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Traffic-light system of 'eco-scores' to be piloted on British food labels
UK government and major brands back bid to help consumers assess environmental impact of products A new traffic light system on food and drinks packaging is being launched to allow consumers to make more environmentally friendly choices. The scheme has been put together by Foundation Earth, a new non-profit organisation backed by the government, global food giant Nestlé and British brands includi
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Males help keep populations genetically healthy
A few males are enough to fertilize all the females. The number of males therefore has little bearing on a population's growth. However, they are important for purging bad mutations from the population. This is shown by a new Uppsala University study providing in-depth knowledge of the possible long-term genetic consequences of sexual selection. The results are published in the scientific journal
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LATEST

Welp, the Hubble Backup Computer Just Broke Too
Orbital Mystery For nearly two weeks now, NASA has been attempting to bring the Hubble Space Telescope back online after it mysteriously stopped working on June 13 . But fixing the 31-year-old telescope just got a lot more complicated. After a series of tests this week, researchers discovered that the Hubble's backup payload computer — the computer they planned to switch to in case their attempts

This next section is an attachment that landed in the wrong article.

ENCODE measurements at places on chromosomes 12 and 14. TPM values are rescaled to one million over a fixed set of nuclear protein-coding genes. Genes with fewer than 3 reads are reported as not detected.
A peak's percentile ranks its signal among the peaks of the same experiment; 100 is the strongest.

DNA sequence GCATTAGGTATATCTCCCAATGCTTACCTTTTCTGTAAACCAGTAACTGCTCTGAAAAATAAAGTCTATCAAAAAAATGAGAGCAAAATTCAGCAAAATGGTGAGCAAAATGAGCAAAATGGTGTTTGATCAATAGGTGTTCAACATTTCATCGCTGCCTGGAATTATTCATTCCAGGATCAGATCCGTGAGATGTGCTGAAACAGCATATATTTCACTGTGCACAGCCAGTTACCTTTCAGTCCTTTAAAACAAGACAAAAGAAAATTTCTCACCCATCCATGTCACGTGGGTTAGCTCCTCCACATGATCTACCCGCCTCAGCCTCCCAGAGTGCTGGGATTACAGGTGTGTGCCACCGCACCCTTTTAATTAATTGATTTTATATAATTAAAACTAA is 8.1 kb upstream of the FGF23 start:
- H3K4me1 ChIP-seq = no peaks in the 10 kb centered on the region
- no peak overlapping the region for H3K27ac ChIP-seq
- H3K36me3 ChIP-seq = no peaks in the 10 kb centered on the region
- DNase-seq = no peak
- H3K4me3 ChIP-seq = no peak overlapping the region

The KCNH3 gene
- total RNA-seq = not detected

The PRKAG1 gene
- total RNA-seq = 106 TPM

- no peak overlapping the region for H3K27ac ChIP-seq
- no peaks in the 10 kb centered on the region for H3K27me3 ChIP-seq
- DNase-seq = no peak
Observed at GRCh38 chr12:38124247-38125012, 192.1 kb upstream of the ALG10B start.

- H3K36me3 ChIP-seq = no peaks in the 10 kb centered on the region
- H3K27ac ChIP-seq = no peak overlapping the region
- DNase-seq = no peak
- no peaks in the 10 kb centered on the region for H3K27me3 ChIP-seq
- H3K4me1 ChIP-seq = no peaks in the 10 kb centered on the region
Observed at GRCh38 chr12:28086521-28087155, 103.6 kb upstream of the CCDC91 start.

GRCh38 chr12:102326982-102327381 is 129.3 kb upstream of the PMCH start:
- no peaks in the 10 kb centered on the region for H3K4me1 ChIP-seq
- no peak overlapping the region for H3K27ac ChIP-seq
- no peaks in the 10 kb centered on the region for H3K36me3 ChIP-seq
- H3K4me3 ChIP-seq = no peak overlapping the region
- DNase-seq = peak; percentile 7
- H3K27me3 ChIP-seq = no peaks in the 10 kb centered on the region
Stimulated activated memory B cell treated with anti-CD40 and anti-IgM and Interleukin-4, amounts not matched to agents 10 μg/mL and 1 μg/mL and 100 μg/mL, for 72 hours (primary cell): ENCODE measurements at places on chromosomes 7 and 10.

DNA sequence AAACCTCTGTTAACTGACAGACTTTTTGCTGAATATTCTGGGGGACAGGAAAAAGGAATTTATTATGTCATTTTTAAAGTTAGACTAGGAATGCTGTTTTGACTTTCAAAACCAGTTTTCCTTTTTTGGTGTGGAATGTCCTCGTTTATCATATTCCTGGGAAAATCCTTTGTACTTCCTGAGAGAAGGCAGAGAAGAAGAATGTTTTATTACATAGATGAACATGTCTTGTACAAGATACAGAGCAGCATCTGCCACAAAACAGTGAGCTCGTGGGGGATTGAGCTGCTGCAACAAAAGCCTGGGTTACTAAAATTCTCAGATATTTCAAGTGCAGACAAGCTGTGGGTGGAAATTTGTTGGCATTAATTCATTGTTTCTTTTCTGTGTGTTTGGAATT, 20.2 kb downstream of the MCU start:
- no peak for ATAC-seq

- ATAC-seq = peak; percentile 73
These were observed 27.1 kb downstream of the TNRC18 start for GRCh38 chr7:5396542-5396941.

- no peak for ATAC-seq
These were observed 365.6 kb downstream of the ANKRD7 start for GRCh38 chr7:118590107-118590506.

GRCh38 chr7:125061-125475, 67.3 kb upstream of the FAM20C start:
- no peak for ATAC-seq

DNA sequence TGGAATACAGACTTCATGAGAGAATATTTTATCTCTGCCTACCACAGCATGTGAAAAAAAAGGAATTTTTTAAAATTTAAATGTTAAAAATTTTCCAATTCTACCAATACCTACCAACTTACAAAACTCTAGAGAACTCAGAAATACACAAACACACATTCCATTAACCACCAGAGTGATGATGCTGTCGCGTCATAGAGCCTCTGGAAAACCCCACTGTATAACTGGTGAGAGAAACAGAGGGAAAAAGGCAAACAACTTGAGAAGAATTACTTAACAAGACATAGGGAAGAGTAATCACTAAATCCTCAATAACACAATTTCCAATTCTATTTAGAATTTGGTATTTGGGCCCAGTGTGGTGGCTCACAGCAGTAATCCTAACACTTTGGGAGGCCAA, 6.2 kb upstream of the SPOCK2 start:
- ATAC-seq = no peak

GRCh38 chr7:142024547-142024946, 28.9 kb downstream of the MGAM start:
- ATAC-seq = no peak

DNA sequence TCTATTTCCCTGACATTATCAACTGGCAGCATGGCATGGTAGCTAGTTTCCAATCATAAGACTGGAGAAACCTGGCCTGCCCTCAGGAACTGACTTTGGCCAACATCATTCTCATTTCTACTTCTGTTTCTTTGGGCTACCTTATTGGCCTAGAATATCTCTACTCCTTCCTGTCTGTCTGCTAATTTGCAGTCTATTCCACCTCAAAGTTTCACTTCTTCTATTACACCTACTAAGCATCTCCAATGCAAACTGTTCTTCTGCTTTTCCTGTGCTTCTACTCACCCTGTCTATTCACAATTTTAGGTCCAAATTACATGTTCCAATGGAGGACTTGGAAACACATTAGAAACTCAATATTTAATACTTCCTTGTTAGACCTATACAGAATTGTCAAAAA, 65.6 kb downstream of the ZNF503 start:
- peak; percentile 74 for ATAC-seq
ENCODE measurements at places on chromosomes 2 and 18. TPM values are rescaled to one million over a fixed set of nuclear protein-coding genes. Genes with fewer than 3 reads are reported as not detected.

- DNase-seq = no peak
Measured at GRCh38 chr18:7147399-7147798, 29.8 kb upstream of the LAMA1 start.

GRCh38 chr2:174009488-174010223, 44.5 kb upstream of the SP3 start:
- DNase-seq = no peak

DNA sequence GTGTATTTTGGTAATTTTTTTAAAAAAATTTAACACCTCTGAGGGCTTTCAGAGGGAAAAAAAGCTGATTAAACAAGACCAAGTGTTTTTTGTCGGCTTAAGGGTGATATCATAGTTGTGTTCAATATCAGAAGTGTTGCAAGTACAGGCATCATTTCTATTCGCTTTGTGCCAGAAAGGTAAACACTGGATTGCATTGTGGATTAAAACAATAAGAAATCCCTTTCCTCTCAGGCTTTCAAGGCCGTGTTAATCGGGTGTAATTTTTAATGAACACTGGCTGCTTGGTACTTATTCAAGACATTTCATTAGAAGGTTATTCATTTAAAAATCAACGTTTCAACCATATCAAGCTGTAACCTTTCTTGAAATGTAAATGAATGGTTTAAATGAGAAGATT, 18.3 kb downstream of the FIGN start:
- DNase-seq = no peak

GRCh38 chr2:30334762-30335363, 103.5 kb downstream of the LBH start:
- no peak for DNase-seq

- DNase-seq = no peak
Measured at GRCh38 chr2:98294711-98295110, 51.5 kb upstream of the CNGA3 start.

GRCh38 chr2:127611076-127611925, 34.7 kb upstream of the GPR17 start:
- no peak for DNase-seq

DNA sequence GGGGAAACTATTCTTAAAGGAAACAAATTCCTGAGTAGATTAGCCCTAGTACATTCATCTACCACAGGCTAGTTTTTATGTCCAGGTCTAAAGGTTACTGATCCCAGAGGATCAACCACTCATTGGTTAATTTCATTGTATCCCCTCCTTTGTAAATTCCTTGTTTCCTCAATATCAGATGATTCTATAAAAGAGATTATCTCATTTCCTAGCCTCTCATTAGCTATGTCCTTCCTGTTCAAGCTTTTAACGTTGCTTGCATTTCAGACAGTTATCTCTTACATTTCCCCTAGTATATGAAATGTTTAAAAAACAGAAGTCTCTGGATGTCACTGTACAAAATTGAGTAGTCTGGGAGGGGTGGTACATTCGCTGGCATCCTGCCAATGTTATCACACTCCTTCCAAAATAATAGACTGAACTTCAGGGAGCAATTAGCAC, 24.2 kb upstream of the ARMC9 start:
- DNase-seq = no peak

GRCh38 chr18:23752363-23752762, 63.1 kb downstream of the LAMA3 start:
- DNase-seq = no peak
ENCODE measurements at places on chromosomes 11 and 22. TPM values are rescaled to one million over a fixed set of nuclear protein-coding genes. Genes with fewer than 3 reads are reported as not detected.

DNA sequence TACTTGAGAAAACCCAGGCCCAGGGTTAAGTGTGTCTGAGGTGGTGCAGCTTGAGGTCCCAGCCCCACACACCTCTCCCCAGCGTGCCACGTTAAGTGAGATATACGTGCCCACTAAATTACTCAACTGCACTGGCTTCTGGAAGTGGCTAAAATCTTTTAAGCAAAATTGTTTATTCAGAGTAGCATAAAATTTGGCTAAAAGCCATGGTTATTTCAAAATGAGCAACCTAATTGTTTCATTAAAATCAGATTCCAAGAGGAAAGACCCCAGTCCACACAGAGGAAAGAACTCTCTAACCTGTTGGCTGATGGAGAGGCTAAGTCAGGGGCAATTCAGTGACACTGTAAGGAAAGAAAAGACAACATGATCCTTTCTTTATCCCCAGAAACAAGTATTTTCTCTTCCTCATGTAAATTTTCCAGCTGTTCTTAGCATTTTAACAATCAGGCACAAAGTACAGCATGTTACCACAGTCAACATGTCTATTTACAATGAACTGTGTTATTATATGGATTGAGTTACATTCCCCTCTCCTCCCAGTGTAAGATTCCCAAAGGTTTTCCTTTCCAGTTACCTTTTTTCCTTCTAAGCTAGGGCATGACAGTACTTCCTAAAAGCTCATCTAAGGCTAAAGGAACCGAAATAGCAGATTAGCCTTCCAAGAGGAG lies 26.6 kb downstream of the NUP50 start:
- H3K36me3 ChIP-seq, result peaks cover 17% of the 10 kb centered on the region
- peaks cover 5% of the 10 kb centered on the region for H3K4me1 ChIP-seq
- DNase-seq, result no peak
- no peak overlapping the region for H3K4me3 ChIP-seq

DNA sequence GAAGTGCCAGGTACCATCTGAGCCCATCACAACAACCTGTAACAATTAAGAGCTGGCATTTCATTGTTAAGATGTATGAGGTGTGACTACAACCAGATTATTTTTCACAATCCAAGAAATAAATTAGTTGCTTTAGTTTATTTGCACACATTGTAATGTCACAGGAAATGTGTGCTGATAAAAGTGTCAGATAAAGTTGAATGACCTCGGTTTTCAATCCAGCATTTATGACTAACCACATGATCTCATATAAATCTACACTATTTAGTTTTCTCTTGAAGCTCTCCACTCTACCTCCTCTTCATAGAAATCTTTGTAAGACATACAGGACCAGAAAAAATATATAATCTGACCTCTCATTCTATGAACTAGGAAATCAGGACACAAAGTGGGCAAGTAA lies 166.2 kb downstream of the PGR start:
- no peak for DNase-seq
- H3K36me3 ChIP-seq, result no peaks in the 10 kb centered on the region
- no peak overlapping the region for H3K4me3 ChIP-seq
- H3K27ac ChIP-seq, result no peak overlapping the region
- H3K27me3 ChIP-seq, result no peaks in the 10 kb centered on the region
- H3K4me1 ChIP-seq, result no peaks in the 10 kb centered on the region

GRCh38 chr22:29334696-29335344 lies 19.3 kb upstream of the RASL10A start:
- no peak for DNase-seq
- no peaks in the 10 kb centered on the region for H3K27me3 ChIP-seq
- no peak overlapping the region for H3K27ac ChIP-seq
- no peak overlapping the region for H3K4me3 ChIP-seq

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Cause of worst mass extinction ever found
A new paper claims to identify the cause of the Great Dying that occured nearly 252 million years ago. During the worst mass extinction event ever, most of Earth's life perished. The study suggests a volcanic eruption in Siberia spread aerosolized nickel particles that harmed organisms on the planet. Dinosaurs are the most infamous victims of a mass extinction event 66 million years ago. But an e
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The Pentagon Just Released Its UFO Report
The Office of the Director of National Intelligence just dropped its hotly-anticipated declassified report on "unidentified aerial phenomena," which are essentially a wordy rebranding of "unidentified flying objects" (UFOs). The major takeaway of the Friday evening release: disappointingly, very little. In the 9-page document , the Pentagon's best and brightest essentially threw up their hands an
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Physicist: The Universe Has Likely Been Expanding "Eternally"
Rewriting History In the beginning, there was a singularity. Then, in a flash, the Big Bang caused a rapid, still-accelerating expansion that led to the creation of everything in the universe. At least, that's how the common story goes, representing a general consensus among space scientists that the universe must have had a beginning point in time. But that idea is subject to increasing scrutiny
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Carlo Rovelli: 'My work in physics is endlessly creative'
The scientist, 65, talks about quantum gravity, LSD, free love, escaping a bear and his lifetime in radical politics Verona was a beautiful place to grow up, but the town was close-minded and provincial. Dad, a gentle and hard-working man, ran a business. Mum was intelligent and bored – a lethal combination. They encouraged my independence from a young age, which I took too far. At 14, I ran away